Since active fighting ceased between Armenia and Azerbaijan in November 2020, following the 44-day war, there have been numerous attempts to normalize ties and relations between the two neighbors. The most recent attempt was made in Washington DC, where the Foreign Ministers of Armenia and Azerbaijan met with US Secretary of State Antony Blinken in early May 2023. The two sides discussed the draft bilateral Agreement on Peace and Establishment of Interstate Relations. Separately, another high-level meeting is scheduled to take place in Brussels from May 13–14 under the auspices of European Council President Charles Michel. But if there were any hopes for finally seeing the two countries move forward in peace negotiations following the meeting in DC and ahead of the scheduled meeting in Brussels, the fighting that erupted on May 11 speaks to the fragility of the situation three years after the war, despite numerous attempts to inch the countries closer to a peace deal.
The illusion of progress
In a press statement issued by Blinken on May 4, the Secretary of State said, “After an intensive and constructive series of bilateral and trilateral discussions, the parties made significant progress in addressing difficult issues. Both demonstrated a sincere commitment to normalizing relations and ending the long-standing conflict between their two countries.”
That “sincere commitment” was nowhere to be seen following the return of the foreign ministers to their home countries. In statements issued by the Ministries of Defense, both sides accused each other of shelling on May 11. According to the statements, four Armenian servicemen were injured and one Azerbaijani serviceman died as a result.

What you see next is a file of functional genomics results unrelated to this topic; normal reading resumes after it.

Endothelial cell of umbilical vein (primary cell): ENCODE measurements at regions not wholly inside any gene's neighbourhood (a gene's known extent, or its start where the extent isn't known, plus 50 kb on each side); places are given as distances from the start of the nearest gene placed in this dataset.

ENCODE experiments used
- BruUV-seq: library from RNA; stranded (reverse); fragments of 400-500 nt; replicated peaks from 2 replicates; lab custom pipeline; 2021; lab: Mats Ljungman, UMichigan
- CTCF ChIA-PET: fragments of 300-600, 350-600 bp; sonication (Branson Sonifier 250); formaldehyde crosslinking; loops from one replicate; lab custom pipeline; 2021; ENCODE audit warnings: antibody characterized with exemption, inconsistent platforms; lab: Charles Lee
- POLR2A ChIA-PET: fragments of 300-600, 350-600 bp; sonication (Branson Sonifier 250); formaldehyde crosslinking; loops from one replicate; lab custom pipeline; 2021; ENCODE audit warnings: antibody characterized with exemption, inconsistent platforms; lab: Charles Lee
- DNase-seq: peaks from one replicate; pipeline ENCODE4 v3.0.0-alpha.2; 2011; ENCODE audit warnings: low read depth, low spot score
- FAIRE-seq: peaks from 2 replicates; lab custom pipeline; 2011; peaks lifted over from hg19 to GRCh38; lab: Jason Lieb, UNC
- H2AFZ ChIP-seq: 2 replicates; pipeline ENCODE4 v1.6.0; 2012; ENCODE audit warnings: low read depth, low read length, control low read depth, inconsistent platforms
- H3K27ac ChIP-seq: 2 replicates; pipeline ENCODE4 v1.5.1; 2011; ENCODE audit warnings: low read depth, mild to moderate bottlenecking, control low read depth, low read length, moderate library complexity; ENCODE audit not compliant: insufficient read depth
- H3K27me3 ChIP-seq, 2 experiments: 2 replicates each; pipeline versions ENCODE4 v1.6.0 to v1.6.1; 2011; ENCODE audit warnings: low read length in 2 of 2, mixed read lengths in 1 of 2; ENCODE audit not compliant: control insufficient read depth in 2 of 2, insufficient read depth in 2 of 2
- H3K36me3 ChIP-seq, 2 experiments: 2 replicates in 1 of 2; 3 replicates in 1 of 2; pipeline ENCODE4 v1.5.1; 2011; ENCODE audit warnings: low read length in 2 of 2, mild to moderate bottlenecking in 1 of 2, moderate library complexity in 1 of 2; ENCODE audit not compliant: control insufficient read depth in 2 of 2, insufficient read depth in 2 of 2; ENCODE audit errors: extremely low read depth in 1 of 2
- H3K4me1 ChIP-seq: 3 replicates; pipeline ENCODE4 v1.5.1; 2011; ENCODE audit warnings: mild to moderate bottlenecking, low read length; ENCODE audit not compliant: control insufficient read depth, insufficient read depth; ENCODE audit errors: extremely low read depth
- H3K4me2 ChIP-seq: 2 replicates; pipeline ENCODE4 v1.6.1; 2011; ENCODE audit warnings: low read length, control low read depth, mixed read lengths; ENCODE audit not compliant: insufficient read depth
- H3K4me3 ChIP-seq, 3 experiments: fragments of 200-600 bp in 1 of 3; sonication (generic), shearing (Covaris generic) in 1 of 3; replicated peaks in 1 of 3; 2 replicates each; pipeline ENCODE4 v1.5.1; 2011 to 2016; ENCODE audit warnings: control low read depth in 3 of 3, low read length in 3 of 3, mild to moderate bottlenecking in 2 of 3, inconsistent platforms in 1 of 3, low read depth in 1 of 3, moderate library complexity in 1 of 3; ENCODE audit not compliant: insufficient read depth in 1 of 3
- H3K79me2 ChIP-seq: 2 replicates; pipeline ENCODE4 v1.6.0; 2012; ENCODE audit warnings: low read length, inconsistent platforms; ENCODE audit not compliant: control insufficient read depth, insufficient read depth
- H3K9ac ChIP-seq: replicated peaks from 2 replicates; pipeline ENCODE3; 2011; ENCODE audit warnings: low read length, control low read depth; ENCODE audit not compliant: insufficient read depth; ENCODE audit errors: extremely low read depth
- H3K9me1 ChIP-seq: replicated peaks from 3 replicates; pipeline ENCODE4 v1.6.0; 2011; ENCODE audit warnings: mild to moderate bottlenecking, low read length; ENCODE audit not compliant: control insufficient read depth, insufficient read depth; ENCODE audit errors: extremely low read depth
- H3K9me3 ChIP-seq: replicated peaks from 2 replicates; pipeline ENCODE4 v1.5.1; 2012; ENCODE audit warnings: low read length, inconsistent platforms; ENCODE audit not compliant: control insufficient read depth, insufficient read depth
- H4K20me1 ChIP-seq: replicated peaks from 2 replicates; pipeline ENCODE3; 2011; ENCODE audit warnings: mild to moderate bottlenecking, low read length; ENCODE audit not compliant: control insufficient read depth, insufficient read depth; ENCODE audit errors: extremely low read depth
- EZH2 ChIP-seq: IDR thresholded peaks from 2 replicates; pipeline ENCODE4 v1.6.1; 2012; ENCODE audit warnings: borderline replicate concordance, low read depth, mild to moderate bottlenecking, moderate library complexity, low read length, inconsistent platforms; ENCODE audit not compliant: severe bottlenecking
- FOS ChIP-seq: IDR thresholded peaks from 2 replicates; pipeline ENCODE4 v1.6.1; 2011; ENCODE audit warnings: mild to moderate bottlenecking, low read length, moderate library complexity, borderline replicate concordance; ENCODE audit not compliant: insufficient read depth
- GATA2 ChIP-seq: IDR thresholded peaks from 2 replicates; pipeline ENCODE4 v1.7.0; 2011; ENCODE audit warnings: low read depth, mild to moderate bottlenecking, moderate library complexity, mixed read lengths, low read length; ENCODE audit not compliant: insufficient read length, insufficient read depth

The recent high-level meetings also took place following a months-long blockade of the Lachin Corridor — the only route connecting Armenia to the contested Karabakh region across Azerbaijani territory — following the installation of an Azerbaijani border checkpoint on the corridor on April 23.
Tensions remain and reached new heights at the start of the European Weightlifting Championship in Yerevan, Armenia, on April 14, 2023. A man, who was identified later as an employee of Armenian public television, ran onto the stage, grabbed the Azerbaijani flag during the opening ceremony, set it on fire, and ran off the stage with the flag in his hands. Azerbaijani athletes immediately withdrew from the competition, citing safety concerns.
The flag burning followed deadly clashes between the two countries near the Lachin Corridor on April 11, which left a total of seven soldiers dead — four Armenia soldiers and three Azerbaijani soldiers. There were also reports of at least eight soldiers left wounded during the clash.
Also in April, Armenian security forces detained two Azerbaijani soldiers for illegally crossing into Armenia. Official Baku said the soldiers got lost due to inclement weather. Both soldiers were charged with illegal border crossing, smuggling, and illegal circulation of weapons and ammunition. On April 18, according to reporting by the Armenian Service for Radio Liberty, charges against one of the soldiers were changed. The serviceman stood accused of killing a security guard after crossing into Armenia. On May 8, one of the servicemen was sentenced to eleven and a half years in prison for illegal border crossing, smuggling, and illegal circulation of weapons and ammunition. The investigations related to the second serviceman are still ongoing at the time of writing this story.